Paul DiFeterici’s recent Alitalia flight from Miami to Rome was delayed by seven hours. “We were given a paper with information to contact Alitalia customer relations for compensation,” he says. He tried calling and writing to the airline, but no luck.
“I haven’t heard from them,” he says. “Would you be able to help me contact the correct people?”
Before we do that, let’s rewind. It’s unusual to be compensated for any kind of airline delay in the States. But European law is different. EU 261 holds airlines responsible for many lengthy delays. And that’s why Alitalia handed out the forms to the passengers on DiFeterici’s flight. It appeared the carrier would have to offer compensation under EU law.
No matter what the final outcome, I thought DiFeterici was owed a straight answer. But he wasn’t getting one.
I emailed to address given, and received an automatic response. I tried calling by phone and each time was given another phone number.
I finally called Delta since they are the partner airline. Again I got the same email.
Why do they give us a letter of apology stating that we will receive compensation and then give us the runaround?
So I contacted Alitalia on DiFeterici’s behalf.
An Alitalia representative contacted me almost immediately and said the airline had fixed its email problem. And then the passenger received a formal, written response.
We sincerely regret to learn of the inconvenience you experienced when traveling with Alitalia from Miami to Rome on September 20, 2011.
Our records show that flight AZ631 was delayed due the incoming flight from Rome was returned to the airport after take off as a result of bird ingestion in the engine. A change of aircraft and crew was required which resulted in heavy delays.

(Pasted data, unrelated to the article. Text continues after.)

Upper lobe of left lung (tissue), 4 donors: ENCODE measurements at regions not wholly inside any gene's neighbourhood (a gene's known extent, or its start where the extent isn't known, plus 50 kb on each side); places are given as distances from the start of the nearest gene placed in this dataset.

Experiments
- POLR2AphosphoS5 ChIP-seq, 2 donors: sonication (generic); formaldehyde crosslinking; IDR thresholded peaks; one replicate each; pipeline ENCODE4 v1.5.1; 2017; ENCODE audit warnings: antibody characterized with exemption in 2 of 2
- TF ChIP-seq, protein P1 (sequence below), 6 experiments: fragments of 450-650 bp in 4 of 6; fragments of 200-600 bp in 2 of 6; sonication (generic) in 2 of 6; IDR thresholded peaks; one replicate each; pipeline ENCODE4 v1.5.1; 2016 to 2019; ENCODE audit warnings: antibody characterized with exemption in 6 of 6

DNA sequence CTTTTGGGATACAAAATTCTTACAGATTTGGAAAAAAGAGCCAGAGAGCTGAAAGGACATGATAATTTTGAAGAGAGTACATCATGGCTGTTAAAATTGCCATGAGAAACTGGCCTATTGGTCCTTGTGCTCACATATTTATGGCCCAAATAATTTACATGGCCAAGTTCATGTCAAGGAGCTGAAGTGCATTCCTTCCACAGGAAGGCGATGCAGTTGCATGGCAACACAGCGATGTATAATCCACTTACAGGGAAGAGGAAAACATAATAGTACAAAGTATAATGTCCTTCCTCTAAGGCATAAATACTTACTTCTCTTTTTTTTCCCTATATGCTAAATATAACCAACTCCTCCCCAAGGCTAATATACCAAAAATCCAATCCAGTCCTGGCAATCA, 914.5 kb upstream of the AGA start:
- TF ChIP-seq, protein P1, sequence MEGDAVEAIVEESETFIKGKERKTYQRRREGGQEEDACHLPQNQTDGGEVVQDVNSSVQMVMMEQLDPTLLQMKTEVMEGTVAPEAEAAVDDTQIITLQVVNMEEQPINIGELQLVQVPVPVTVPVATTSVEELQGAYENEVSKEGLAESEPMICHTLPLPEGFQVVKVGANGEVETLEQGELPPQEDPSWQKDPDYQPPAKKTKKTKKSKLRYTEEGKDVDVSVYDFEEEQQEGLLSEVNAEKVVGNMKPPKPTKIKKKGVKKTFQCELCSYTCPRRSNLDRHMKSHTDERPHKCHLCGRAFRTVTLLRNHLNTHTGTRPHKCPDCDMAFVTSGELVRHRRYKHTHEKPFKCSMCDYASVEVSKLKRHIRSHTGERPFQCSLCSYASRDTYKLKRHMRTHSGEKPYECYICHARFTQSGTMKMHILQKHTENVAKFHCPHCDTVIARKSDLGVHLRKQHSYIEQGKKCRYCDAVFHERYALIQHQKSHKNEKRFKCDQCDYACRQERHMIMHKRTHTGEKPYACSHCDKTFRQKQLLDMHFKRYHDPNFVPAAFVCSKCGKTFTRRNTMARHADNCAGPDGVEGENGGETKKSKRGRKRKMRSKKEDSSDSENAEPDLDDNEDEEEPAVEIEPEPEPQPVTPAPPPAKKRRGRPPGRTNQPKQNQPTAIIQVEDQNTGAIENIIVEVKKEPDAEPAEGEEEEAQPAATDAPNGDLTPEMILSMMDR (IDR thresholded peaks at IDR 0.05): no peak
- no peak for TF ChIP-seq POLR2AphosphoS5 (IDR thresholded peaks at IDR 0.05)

Please allow us to explain that, despite the rigorous maintenance schedules to which our aircraft are routinely subject, and our commitment to on-time performance, unexpected occasions arise which result in delays and cancellations.
We fully realize the frustration caused by these flight irregularities, however under EU Regulation 261/2004 the carrier is not obliged to pay compensation when the delay and/or cancellation is a result of conditions beyond the airline’s control (i.e. weather, strikes, technical problems, etc).
When a flight is delayed or canceled due to technical reasons, as was the case with the flights of September 201, 2011, it is being done for the safety of all passengers. Since these disruptions are beyond our control, we do not provide compensation, amenities or reimburse any additional expenses incurred during trip. Consequently, we must respectfully decline your request for compensation and trust you will understand our position in this regard.
Let’s go straight to the rule to see what the airline is referring to. You’ll find it in paragraph 14.
As under the Montreal Convention, obligations on operating air carriers should be limited or excluded in cases where an event has been caused by extraordinary circumstances which could not have been avoided even if all reasonable measures had been taken. Such circumstances may, in particular, occur in cases of political instability, meteorological conditions incompatible with the operation of the flight concerned, security risks, unexpected flight safety shortcomings and strikes that affect the operation of an operating air carrier.
Did AZ631 really suffer a bird ingestion? I don’t know how to verify that, or how EU regulators would. As far as I can tell, Alitalia is on the honor system to tell the truth about whatever “extraordinary” circumstances delay its flights.
“I still don’t understand why they gave us that paper if they had no intention of honoring their policy,” says DiFeterici.
Neither do I.
(Photo: qua s/Flickr)